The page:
Several research analysts have weighed in on the stock. StockNews.com launched coverage on Rent-A-Center stocks in a research report on Thursday, March 31. They issued a “holding” rating on the stock. KeyCorp cut its target price on Rent-A-Center shares from $68.00 to $44.00 and set an “overweight” rating for the company in a Friday, Feb. 25 research note. Zacks Investment Research downgraded Rent-A-Center shares from a ‘strong sell’ rating to a ‘hold’ rating and set a price target of $28.00 for the company in a research note. Monday, May 9. Finally, Raymond James cut Rent-A-Center shares from a “strong buy” rating to an “outperform” rating and lowered his price target for the stock from $65.00 to $40.00 in a research note from Friday, February 25. Two research analysts gave the stock a hold rating and four gave the stock a buy rating. According to data from MarketBeat.com, the stock currently has an average rating of “Buy” and an average price target of $49.25.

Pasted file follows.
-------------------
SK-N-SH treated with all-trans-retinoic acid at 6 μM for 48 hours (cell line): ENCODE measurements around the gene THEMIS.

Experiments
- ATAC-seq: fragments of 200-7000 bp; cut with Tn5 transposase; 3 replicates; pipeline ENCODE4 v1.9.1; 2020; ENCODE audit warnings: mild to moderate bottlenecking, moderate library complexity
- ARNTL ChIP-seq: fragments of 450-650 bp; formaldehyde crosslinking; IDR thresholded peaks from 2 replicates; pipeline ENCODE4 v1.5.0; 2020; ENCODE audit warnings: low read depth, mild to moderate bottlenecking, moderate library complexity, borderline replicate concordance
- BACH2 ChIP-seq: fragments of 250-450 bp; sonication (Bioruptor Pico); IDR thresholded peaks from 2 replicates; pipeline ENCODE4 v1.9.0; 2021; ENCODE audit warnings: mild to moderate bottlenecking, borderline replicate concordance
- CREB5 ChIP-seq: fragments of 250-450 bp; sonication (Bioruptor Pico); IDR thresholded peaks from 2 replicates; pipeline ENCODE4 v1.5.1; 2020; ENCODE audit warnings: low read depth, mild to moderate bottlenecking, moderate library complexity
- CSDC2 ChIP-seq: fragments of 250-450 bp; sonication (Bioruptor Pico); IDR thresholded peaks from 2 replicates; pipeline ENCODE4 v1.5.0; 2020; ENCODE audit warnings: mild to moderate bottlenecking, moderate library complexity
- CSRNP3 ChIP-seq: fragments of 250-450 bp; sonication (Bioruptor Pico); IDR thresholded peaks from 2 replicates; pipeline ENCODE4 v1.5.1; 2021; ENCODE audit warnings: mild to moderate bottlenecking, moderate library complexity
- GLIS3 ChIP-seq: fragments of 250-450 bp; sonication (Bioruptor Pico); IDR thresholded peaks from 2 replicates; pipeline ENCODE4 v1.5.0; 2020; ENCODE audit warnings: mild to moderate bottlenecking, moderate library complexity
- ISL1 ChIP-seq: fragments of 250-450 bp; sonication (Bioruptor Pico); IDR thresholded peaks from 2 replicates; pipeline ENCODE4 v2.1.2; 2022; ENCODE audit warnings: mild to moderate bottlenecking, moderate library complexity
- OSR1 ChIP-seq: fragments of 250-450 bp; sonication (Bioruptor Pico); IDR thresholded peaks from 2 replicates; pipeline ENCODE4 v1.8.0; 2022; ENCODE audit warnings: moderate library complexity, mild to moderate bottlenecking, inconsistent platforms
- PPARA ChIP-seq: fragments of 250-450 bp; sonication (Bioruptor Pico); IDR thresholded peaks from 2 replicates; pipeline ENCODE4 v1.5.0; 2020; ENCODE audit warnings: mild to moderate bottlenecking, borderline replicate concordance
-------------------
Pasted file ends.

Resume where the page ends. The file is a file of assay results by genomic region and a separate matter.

Shares of Rent-A-Center opened at $26.05 on Wednesday. The company has a market capitalization of $1.54 billion, a price-earnings ratio of 20.35 and a beta of 1.54. The company’s 50-day moving average is $25.76 and its 200-day moving average is $35.14. Rent-A-Center has a twelve month minimum of $22.70 and a twelve month maximum of $67.76. The company has a quick ratio of 0.73, a current ratio of 3.25 and a debt ratio of 2.68.

The company also recently disclosed a quarterly dividend, which was paid on Friday, April 22. Shareholders of record on Tuesday, April 5 received a dividend of $0.34 per share. This represents an annualized dividend of $1.36 and a yield of 5.22%. The ex-dividend date was Monday, April 4. Rent-A-Center’s payout ratio is 106.25%.